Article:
President Bush, John Kerry Talk Abortion, Stem Cell Research on Radio

National   |   Steven Ertelt   |   Oct 16, 2004   |   9:00AM   |   WASHINGTON, DC

President Bush, John Kerry Talk Abortion, Stem Cell Research on Radio Email this article
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by Steven Ertelt Editor
October 16, 2004

Washington, DC ( — In competing national radio addresses, President Bush and John Kerry bashed each other over their views on abortion and stem cell research.

Kerry continued his dogged criticism of the president’s policy opposing taxpayer funding of embryonic stem cell research while Bush said Kerry was wrong to vote against the partial-birth abortion ban.

During his radio address, Kerry said he would reverse restrictions President Bush put in place preventing taxpayer funding of new research that destroys human embryos.

"We’re going to make funding for this research a top priority in our government agencies," Kerry said.

Kerry called Bush’s policy a "ban that’s tied the hands of our scientists and shut down some of our most promising work" — even though Bush has spent $190 million to support the use of adult stem cells in research.

A spokesman for the Bush-Cheney re-election campaign told the Associated Press that Kerry is distorting Bush’s record, since the president is the first to authorize federal funding for stem cell research.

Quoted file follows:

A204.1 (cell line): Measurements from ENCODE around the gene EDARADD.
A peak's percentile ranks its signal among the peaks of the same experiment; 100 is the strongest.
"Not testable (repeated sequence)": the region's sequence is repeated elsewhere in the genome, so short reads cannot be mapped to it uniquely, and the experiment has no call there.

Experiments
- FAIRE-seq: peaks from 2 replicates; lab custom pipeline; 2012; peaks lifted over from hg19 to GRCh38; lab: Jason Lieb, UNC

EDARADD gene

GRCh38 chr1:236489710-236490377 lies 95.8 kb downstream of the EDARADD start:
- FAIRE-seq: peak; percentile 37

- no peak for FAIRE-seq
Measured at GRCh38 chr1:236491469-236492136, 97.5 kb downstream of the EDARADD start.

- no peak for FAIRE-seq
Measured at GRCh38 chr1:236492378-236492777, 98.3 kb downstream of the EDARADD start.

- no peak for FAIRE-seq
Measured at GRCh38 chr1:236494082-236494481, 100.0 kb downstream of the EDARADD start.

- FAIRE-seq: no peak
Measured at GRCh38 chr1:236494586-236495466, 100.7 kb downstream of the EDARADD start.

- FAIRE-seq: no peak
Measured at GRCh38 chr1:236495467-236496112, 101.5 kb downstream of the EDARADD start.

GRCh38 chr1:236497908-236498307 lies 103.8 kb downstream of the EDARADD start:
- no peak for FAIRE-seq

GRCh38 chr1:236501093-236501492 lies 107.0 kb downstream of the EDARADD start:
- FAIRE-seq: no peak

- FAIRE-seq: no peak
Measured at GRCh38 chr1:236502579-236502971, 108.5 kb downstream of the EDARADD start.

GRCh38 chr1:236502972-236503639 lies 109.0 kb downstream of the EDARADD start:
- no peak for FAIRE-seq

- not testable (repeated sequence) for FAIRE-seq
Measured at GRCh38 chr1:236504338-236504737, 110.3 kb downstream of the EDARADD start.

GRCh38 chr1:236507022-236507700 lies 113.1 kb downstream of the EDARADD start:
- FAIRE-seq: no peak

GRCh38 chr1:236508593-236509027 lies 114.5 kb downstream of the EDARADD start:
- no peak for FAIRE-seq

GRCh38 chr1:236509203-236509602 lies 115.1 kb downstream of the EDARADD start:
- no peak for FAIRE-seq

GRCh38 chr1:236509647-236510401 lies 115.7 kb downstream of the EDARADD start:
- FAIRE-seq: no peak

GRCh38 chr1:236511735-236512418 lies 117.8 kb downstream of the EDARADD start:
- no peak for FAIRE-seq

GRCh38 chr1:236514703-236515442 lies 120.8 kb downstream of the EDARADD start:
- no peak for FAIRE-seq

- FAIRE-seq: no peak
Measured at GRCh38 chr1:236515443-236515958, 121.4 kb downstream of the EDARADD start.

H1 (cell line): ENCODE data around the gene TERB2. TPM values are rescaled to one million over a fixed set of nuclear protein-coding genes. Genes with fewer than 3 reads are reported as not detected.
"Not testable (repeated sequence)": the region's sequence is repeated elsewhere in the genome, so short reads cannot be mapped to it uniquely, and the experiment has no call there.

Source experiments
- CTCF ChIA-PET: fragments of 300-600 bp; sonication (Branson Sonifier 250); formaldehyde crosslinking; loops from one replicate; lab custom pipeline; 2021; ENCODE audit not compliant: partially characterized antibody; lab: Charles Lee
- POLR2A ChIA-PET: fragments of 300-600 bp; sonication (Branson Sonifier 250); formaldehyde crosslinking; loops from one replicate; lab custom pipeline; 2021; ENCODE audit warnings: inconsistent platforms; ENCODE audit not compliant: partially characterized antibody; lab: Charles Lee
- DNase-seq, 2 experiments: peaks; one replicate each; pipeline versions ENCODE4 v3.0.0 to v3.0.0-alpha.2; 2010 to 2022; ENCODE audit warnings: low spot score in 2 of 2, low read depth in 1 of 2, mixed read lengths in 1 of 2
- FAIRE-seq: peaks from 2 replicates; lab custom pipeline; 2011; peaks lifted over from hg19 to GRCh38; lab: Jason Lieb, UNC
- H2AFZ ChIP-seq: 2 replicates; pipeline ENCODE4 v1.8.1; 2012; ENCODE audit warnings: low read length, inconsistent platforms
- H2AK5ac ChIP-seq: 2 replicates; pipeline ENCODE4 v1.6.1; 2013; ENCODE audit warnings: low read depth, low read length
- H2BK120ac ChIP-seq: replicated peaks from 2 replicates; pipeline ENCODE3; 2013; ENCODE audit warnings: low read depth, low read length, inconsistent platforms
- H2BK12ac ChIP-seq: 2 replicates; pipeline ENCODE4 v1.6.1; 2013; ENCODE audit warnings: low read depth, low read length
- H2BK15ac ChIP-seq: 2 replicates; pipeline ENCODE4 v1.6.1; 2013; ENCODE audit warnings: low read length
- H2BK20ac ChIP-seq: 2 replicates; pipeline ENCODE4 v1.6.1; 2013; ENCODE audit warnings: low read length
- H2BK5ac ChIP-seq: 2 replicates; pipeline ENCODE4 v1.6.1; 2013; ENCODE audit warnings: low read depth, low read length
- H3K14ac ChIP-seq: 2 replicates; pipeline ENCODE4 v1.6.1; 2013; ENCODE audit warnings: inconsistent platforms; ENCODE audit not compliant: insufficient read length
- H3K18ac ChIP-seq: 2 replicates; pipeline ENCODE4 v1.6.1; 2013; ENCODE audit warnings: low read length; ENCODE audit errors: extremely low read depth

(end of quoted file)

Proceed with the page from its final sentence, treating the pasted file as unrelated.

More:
"Voters will not trust a candidate who refuses to let the facts get in the way of his attempt to play politics with every issue,” spokesman Steve Schmidt told AP.

Kerry also sought to use the death of former "Superman" actor Christopher Reeve to bolster his stance. In his address, Kerry said Reeve called him a day before his death to thank him for being a strong advocate of embryonic stem cell research.

Meanwhile, President Bush used his presidential radio address to discuss Kerry’s views on abortion and his own views on appointing federal judges.

Repeating a campaign theme and comment he made during the debate, Bush said he would appoint people who would strictly interpret the Constitution, rather than legislating from the bench.

"I stand for the appointment of federal judges who know the difference between personal opinion and the strict interpretation of the law," Bush said.

Bush has a strong record on appointing pro-life judges to federal appeals courts and has said his Supreme Court appointments would be in the mold of pro-life Justices Clarence Thomas and Antonin Scalia.

Bush also took Kerry to task for voting against what he called "sensible bipartisan measures" such as parental notification and a ban on partial-birth abortions.

"I stand for a culture of life in which every person matters and every being counts," the president said.

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